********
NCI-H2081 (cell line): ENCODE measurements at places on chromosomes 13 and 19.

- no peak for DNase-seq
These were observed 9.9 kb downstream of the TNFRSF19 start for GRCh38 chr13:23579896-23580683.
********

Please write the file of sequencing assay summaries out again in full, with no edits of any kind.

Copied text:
NCI-H2081 (cell line): ENCODE measurements at places on chromosomes 13 and 19.

- no peak for DNase-seq
These were observed 9.9 kb downstream of the TNFRSF19 start for GRCh38 chr13:23579896-23580683.